Christians are often encouraged to read, but seldom are they encouraged to write.
Of course, most people write at least a little. You probably write text messages and emails. Maybe write in a birthday card or a thank you note. Chances are you write “to do” lists and reminders. But do you write more substantially? Do you ever write in a journal, or take sermon notes, or write prayers, devotions, or reflections? Perhaps you are a student, and you have to write essays, or a leader and you have to write talks, or a preacher and you write sermons. Maybe you blog. Or perhaps you write articles, or poetry or even books.
From the smallest to the largest written pieces, there’s value in sometimes putting pen to paper, or finger to keyboard. Even if you are not a gifted or keen writer, it is worth considering the value of writing at least a little.
John Calvin makes a striking statement in his Reader’s Preface at the start of the 1559 edition of the Institutes of the Christian Religion, arguably one of the greatest theological works ever written. He quotes Augustine, another profound pastor and theologian, who wrote:
“I count myself one of the number of those
who write as they learn and learn as they write.”
Given Calvin is quoting Augustine, you have two of the greatest Christian minds ever agreeing on the relationship of learning and writing. Both aspects of their observation are worth considering.
First, you can write as you learn. In fact, it is one of the best ways of learning because it makes us more active, not passive. We put what we hear in our own words. We distil. We pick out the main things. We effectively repeat what we’ve read or heard by writing it down and that reinforces it in our mind.
This is why students typically take notes in class and many people like to take notes in a seminar, workshop, lecture or sermon. Some people take copious notes, getting down nearly everything that is said. Others simply write down the main ideas, the headings, or perhaps just two or three things that strike them.
While it is not uncommon to take notes when someone is speaking, there is particular value in taking notes when we are reading a book, or an article, and especially when we are reading the Bible.
In your own devotional time, try writing out the main verse of the passage you read. Or write a short summary of what it was about. Or write down one or two things about God you saw in the text. Or write down your own response to what God has said.
Like Calvin and Augustine, you may well find that if you write as you learn, you learn better. Things stick. You are forced to slow down, reflect, summarise, articulate. You also have a record of things you have thought about so you can go back over your notes later on. You will call to mind things that would otherwise slip away forever. But even if you never look at the notes again, just the act of writing will probably have helped you learn better.
Of course, not everyone learns best by writing. Some people love to draw while they listen. Others love to fiddle and fidget. Sitting still just doesn’t work for them. Some people struggle to write and would much rather verbally process what they hear with other people. That’s fine. There is no biblical mandate to write. But it just might be helpful and worth trying, even if you are not a great writer.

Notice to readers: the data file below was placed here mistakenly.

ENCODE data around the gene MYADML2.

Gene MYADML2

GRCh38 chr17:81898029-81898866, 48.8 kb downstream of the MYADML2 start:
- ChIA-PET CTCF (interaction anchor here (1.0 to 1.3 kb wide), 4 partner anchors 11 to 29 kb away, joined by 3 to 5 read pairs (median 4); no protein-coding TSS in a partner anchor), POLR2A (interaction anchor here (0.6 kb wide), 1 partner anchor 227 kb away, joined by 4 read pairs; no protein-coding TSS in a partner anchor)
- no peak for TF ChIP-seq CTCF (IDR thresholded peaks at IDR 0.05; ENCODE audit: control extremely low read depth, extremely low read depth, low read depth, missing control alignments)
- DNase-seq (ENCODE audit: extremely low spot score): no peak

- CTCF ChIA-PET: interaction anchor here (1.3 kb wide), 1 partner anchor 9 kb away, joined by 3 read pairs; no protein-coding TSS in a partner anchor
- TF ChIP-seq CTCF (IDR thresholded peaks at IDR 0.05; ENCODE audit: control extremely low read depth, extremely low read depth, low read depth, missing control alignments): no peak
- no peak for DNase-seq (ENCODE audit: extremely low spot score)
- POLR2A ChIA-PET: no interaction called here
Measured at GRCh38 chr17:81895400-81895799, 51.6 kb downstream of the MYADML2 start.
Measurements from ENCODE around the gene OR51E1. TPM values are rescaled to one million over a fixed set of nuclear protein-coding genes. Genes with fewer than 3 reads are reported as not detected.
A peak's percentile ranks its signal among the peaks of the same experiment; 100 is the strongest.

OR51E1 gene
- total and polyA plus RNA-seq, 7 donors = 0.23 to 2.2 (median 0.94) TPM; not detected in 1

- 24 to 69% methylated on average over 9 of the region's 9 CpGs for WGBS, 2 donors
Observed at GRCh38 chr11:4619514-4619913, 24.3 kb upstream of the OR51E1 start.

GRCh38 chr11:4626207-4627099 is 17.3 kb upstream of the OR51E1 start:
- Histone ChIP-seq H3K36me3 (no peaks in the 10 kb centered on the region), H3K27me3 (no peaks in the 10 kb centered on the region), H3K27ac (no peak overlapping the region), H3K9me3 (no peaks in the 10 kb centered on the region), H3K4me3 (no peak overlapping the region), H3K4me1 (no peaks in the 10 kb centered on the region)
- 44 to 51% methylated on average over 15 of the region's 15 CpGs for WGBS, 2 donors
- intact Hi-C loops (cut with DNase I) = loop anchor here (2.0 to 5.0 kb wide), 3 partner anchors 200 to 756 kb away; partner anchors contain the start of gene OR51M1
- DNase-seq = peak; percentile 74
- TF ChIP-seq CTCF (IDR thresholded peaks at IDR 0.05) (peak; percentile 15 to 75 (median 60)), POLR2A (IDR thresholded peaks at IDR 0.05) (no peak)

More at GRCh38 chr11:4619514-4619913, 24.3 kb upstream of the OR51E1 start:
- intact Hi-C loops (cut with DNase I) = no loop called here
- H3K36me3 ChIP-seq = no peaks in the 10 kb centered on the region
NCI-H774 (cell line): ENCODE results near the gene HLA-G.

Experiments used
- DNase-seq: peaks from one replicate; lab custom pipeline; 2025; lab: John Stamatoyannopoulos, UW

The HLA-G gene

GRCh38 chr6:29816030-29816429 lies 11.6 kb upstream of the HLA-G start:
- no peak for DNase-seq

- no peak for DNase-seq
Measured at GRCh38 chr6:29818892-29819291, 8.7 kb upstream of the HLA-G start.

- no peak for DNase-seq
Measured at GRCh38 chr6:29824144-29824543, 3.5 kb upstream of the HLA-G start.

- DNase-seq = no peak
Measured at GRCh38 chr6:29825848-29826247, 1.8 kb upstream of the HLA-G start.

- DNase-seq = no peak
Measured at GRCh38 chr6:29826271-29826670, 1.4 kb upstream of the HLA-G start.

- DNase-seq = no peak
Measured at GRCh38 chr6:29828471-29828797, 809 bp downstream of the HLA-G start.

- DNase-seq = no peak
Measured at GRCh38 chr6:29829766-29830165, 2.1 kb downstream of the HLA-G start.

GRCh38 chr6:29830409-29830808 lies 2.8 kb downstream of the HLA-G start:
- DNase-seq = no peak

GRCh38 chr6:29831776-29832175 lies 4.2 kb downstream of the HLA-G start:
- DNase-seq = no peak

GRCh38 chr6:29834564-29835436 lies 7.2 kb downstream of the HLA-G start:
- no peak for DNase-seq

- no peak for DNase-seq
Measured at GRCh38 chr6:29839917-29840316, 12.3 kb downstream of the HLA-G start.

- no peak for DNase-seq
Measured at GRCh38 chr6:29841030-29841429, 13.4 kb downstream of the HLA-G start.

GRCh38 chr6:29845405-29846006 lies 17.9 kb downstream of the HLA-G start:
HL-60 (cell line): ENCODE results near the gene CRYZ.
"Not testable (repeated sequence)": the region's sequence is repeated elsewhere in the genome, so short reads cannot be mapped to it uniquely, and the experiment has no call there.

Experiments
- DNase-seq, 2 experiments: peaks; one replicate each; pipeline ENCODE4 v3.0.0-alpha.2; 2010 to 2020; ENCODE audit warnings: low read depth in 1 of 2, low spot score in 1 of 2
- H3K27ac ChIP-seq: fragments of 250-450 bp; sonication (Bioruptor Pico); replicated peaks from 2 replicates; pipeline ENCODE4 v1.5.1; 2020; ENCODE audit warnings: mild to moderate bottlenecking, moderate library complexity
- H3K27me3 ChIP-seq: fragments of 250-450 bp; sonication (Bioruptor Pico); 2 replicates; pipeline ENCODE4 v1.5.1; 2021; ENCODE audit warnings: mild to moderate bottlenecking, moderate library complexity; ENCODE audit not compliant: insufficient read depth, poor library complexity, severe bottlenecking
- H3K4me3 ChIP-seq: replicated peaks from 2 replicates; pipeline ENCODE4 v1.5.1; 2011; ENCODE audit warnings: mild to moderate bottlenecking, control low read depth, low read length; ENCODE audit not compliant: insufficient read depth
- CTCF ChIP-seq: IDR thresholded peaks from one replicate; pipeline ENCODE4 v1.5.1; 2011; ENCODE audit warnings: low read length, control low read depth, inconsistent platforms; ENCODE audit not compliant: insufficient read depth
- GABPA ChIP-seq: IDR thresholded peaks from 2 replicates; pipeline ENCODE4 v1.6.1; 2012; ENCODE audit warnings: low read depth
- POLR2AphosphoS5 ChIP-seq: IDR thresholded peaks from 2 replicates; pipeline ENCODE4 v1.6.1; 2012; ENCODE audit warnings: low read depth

Second, you can learn as you write. Personally, I find it is the second half of Calvin’s and Augustine’s statement that is most profound. They both testify to learning as they write.
Often the best way to think something through is to write something down. Writing forces you to articulate what is in your head. It helps you order your thoughts and maybe rearrange them once they are down. It can show you where there are gaps in your knowledge, requiring further research. As we weigh pros and cons of a situation, a list can help. As we try to think through an issue, writing about it can sharpen us.
I often start writing about something before I am ready to, because the very process of writing helps me think it through. Actually, that’s exactly what I am doing now as I write this article!
Writing can also be cathartic. Sometimes it is just good to get it out. We can say in a personal journal what we would never say to anyone else (and then we keep the journal under lock and key or burn the page we wrote so no one ever sees it). We can write what we would like to say to someone but would never actually say it or send it. We can write words of confession, or record resolves and convictions.
For some people, writing is also a wonderfully creative process. If you are something of a wordsmith, there can be real delight in finding the most charming or compelling way to express yourself. Poetry uses an economy of words with intensity or image and emotion. Creative prose can take us into an imaginative world we’d love to move into.
Given the value of writing as you learn and learning as you write, why not try writing something now?
- You could write in one paragraph, or perhaps one page, how you were saved.
- Or write in 100 words what the gospel is.
- Or write a little, or a lot, about how it is with your soul today.
- Maybe write a short reflection on a Bible passage you have read this week.
- Try writing out some prayers – of thanksgiving, of confession, of petition, of lament.
- How about writing three goals for the coming month?
- Why not try taking a few notes on the next sermon you hear?
- Or perhaps write a letter to encourage a friend, or thank your elderly parents, or spur on your pastor? If you really want to blow them away, hand write it and post it!
God in his kindness has given us words. He spoke words and he wrote words. He also gave us the capacity to use words. If you can write, then try writing some of your words – not just thinking them or speaking them, but actually writing them down. You just might find writing is worth it.